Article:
August 13-15, 2018, Denver Convention Center

Register for StormCon, the largest event in North America dedicated to Stormwater and Surface Water Quality professionals. Leave with deeper knowledge, an expanded network and the latest tools you need to strengthen water protection activities in your watershed.

Speak at StormCon: A Dedicated Stormwater Conference

Categories: Announcements, Speaker, Posted on: October 12, 2017

Are you a municipal and industrial stormwater manager? An engineering consultant? A design professional? Are you a researcher? Regulatory personnel?

Are you interested in making a mark and joining the leading voices in your industry?

You’ve come to the right place! You’re the perfect candidate to submit an abstract to present at StormCon.

Speak at StormCon: A Dedicated Stormwater Conference

StormCon, the only North American event dedicated exclusively to stormwater and surface-water professionals, is seeking papers for presentation at the 2018 conference taking place in Denver, CO, from August 12 – 16, 2018.

The 2018 Stormwater Conference Features 6 Program Tracks

  • Stormwater Infrastructure and Best Management Practices
  • Green Infrastructure
  • Stormwater Permit Compliance
  • Funding, Staffing, and Managing the Stormwater Program
  • Industrial Stormwater Management
  • Research and Testing

Impact an Informed Audience With Your Stormwater Experience

Speaking at StormCon is a unique opportunity because your audience is comprised of knowledgeable stormwater professionals who are responsible for impacting change in their area of work.

Your experience can create a lasting impact across different sectors of the stormwater industry: municipal and state-level programs, engineering consulting firms, regulatory agencies, commercial developers and contractors, and academia.

Your 3 Step Checklist to Speak at StormCon

  1. Check out (and carefully read) our guidelines before submitting your abstract.
  2. Submit your abstract before our deadline of December 6, 2017.
  3. Ask us any question you may have!

The 2014 Western Washington Stormwater Manual (Ecology, 2014) recommends use of the Pilot Infiltration Test (PIT) for estimating infiltration rates to be used in design of Green Stormwater Infrastructure (GSI) facilities. Other states across the country have adopted the PIT as the preferred method for estimating infiltration rates. Unfortunately, the PIT approach ignores important physical processes and overestimates porous medium hydraulic conductivity by 20 to 60 percent, depending on test geometry (area and water depth) and porous medium hydraulic properties. Although the non-conservative nature of this approach is partially mitigated as size of the test excavation increases, the cost and logistical challenges (e.g., sufficient water supply) can become prohibitive.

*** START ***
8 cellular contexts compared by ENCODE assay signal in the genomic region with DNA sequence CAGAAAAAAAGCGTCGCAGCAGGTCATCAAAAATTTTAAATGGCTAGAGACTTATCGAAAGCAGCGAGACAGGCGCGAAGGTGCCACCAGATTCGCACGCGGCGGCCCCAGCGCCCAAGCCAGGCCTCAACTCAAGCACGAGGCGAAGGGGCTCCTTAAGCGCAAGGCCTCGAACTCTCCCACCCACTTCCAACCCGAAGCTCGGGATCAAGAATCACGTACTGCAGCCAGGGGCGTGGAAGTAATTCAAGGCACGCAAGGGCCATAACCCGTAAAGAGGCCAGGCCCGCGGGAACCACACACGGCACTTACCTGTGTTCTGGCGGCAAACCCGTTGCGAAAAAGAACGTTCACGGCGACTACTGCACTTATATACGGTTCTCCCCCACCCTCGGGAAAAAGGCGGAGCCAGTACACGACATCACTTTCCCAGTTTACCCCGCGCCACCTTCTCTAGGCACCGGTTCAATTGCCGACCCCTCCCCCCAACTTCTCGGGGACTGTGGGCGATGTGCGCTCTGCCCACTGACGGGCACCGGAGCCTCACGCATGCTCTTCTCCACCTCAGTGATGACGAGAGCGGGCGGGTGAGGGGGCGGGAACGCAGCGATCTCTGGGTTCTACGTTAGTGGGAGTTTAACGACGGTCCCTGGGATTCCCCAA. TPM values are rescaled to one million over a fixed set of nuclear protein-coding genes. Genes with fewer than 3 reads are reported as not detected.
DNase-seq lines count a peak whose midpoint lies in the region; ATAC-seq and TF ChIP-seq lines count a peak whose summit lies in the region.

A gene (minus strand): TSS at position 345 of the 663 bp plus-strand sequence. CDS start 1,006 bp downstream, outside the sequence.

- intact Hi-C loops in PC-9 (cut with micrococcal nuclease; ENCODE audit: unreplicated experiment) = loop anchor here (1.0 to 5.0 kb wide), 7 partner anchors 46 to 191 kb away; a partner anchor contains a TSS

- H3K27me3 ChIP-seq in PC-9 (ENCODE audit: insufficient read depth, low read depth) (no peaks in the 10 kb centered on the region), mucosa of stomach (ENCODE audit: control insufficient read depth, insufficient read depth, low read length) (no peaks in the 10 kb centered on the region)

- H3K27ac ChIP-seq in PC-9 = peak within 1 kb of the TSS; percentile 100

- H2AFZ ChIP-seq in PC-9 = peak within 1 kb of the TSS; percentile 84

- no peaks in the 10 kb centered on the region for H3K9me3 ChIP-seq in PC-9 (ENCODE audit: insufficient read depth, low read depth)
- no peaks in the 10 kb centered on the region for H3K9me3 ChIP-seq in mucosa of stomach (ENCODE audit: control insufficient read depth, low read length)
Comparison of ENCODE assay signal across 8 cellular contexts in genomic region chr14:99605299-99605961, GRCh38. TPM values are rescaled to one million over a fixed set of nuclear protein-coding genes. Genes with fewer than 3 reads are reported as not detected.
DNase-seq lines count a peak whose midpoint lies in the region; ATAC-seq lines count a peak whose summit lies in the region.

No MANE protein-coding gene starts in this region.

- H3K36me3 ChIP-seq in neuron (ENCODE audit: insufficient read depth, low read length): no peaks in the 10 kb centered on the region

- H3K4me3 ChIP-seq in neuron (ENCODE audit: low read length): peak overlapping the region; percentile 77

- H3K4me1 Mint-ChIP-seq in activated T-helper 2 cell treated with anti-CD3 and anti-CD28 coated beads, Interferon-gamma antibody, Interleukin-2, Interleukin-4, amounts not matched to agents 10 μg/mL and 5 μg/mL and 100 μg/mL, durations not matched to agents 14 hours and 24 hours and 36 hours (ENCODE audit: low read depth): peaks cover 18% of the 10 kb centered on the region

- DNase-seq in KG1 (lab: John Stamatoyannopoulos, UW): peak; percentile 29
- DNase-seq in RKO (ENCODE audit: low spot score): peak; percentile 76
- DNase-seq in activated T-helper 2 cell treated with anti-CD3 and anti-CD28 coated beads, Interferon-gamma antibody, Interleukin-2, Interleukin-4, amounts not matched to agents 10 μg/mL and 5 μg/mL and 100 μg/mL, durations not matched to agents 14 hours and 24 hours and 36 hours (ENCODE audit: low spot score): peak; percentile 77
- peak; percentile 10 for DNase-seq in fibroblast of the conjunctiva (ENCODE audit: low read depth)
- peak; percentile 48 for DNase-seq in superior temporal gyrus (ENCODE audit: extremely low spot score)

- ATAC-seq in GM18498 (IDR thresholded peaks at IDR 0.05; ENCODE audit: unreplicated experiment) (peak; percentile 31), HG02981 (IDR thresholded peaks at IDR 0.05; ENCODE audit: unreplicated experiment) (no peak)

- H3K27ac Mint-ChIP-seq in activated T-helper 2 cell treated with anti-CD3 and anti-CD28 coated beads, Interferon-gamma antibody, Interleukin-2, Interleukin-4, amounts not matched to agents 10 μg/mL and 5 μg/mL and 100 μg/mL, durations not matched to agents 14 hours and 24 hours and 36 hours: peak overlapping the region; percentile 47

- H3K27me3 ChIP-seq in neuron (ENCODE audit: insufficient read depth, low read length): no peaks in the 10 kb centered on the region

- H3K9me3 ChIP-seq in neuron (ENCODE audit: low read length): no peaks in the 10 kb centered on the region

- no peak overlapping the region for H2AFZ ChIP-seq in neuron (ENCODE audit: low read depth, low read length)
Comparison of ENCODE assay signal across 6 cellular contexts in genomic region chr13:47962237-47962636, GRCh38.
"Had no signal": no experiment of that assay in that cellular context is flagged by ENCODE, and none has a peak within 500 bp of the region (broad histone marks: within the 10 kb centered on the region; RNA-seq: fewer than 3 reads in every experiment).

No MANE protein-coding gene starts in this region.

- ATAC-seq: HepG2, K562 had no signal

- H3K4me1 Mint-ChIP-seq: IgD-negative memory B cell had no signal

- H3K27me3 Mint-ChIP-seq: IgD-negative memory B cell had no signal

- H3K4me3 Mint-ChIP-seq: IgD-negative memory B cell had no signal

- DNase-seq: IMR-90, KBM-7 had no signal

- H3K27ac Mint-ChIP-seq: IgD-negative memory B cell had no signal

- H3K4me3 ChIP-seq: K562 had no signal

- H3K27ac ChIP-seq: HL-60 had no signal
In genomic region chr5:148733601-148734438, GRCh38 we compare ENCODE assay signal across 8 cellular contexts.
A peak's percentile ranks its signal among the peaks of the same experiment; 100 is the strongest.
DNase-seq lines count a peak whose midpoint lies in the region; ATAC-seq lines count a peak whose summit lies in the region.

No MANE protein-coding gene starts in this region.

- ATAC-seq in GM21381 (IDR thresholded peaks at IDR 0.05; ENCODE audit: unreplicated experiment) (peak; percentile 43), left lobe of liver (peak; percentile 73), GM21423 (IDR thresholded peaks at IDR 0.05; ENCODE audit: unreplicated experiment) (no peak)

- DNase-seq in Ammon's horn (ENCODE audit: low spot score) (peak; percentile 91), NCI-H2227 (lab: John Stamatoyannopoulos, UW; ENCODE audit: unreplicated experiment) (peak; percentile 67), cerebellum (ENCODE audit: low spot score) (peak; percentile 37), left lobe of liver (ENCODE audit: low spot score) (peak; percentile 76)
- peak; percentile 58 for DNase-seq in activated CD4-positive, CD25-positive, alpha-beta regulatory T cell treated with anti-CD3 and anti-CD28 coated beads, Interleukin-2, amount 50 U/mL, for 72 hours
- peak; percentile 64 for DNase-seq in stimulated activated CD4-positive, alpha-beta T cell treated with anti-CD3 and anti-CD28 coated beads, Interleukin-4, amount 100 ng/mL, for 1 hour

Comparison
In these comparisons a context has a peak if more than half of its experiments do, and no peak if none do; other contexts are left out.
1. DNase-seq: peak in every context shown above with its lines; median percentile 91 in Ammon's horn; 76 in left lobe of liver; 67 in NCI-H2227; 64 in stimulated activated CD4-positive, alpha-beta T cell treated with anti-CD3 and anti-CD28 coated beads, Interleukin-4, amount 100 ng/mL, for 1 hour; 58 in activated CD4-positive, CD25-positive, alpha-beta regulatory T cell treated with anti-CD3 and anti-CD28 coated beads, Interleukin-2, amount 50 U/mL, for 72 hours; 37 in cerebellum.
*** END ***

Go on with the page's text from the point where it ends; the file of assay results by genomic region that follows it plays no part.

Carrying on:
This paper provides an alternative approach, the borehole permeameter (BP) method, that better represents the three components (pressure, gravity, and capillarity) of infiltrative flow or recharge from an excavation or borehole completed within the unsaturated zone. The method is well suited for estimating infiltration rates for use in design of green stormwater infrastructure (GSI). The BP approach has been used in open excavations (similar to the PIT approach), in temporary wells installed using a vactor (vacuum extraction) truck, and in deeper drilled wells completed within the unsaturated zone.

The BP procedure involves pumping water into the borehole/excavation at a steady rate and monitoring head rise until the head becomes constant. The test results provide estimates of bulk “field saturated” hydraulic conductivity (K) using approximate analytical solutions that were originally developed in the 1950’s and have been refined in recent decades. Bulk K is a composite parameter that incorporates the effects of groundwater mounding, as well as fine-scale porous medium layering and larger-scale porous medium variability within the tested interval. The term “field saturated” refers to the fact that ponded infiltration into unsaturated porous media may entrap some amount of air, causing the effective porous medium K to be a much as a factor of two lower than if the porous media were completely saturated (i.e., no entrapped air).

The BP approach has been tested and refined during numerous stormwater infiltration assessments, and examples of the approach are provided in this paper.

Read the full Abstract here.